This is one of several canals that will be filled to slow the movement of water through the Everglades, restoring an ecosystem environmentalist Marjory Stoneman Douglas called the "river of grass."€ Greg Allen/NPR hide caption

toggle caption Greg Allen/NPR

Once Parched, Florida's Everglades Finds Its Flow Again

  • Download
  • <iframe src="https://www.npr.org/player/embed/466582238/467318903" width="100%" height="290" frameborder="0" scrolling="no" title="NPR embedded audio player">
  • Transcript

Rowan Jacobsen, in the canoe, and Pete McBride and Sam Walton, on stand-up paddleboards, travel through the upper limitrophe of the delta reach (the section marking the U.S.-Mexico border). Before the dam release, Jacobsen described this parched riverbed as a scene of "Mad Max misery." The temporary flow of water helped bolster native habitats that survive here. Courtesy Fred Phillips hide caption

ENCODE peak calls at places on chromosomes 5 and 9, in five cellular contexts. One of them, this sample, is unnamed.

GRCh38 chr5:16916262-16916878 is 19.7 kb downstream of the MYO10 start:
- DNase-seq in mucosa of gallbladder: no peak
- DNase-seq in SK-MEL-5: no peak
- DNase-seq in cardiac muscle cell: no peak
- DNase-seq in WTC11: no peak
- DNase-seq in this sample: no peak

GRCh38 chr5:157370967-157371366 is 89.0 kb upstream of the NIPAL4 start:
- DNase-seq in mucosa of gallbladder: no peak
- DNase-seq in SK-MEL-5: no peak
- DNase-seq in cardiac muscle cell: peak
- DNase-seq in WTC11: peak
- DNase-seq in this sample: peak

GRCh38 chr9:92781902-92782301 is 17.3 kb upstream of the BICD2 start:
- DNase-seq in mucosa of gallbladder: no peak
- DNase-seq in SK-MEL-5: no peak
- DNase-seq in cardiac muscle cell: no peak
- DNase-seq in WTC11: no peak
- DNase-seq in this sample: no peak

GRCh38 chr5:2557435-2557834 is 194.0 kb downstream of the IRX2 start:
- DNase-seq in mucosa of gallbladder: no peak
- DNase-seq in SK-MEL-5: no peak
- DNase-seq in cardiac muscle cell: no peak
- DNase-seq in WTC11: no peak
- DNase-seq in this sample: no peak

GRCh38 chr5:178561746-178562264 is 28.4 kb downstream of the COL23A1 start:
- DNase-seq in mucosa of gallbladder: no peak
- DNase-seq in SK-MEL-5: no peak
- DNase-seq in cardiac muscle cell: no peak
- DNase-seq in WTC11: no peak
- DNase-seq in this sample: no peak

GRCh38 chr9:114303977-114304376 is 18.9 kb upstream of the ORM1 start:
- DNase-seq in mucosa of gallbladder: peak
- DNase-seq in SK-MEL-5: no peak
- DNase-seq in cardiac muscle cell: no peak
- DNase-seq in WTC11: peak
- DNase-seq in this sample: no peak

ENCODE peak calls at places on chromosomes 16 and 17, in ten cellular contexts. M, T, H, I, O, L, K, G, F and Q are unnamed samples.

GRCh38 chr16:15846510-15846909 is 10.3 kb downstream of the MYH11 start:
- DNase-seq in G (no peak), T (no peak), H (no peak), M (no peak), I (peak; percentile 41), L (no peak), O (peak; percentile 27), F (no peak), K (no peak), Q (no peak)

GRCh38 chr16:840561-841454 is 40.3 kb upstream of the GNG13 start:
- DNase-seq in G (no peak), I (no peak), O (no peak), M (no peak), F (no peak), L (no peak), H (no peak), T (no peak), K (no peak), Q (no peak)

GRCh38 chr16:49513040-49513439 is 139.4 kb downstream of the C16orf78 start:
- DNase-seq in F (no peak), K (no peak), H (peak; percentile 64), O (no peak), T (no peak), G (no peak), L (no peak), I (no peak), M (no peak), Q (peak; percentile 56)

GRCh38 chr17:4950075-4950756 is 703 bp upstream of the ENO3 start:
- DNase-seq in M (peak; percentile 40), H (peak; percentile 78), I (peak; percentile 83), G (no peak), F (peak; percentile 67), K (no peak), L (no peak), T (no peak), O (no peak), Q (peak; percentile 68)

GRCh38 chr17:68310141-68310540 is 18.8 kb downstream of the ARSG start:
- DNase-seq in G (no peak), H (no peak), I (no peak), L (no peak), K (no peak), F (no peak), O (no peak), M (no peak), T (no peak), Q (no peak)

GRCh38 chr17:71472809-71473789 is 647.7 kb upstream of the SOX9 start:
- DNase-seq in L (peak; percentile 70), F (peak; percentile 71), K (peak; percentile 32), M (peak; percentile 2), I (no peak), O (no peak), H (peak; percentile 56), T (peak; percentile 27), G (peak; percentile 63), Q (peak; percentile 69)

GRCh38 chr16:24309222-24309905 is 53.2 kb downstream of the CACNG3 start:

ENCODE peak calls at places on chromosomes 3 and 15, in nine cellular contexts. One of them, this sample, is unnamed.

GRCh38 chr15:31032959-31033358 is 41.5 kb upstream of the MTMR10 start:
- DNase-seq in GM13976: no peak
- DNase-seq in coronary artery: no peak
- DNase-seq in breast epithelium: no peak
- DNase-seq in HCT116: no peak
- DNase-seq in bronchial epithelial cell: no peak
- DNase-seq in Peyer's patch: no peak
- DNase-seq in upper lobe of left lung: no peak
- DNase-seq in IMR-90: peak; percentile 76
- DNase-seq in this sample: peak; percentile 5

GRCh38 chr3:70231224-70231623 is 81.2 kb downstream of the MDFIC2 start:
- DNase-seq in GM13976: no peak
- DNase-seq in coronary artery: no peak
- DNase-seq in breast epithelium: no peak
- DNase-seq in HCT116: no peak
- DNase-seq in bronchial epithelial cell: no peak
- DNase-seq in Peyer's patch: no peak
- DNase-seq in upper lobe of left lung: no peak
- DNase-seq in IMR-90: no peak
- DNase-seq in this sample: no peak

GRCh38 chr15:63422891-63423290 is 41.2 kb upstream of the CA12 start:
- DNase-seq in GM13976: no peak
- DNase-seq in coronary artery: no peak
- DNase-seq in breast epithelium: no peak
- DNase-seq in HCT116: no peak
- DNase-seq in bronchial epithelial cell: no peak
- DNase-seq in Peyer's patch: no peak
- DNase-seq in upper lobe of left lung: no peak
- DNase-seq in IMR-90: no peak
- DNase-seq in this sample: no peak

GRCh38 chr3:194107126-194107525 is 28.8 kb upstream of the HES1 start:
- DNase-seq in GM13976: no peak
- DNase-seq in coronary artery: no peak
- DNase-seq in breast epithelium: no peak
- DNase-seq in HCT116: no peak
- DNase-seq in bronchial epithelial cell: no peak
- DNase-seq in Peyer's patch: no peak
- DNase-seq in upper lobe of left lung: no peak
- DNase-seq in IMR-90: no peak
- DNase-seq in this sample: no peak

toggle caption Courtesy Fred Phillips

Well, I'll Be Un-Dammed: Colorado River (Briefly) Reached The Sea

  • Download
  • <iframe src="https://www.npr.org/player/embed/330727725/330967240" width="100%" height="290" frameborder="0" scrolling="no" title="NPR embedded audio player">
  • Transcript

The decline of honeybees has been attributed to a variety of causes, from nasty parasites to the stress of being transported from state to state to feed on various crops in need of pollination. iStockphoto hide caption

toggle caption iStockphoto

Biologist Says Promoting Diversity Is Key To 'Keeping The Bees'

  • Download
  • <iframe src="https://www.npr.org/player/embed/329994522/330171315" width="100%" height="290" frameborder="0" scrolling="no" title="NPR embedded audio player">
  • Transcript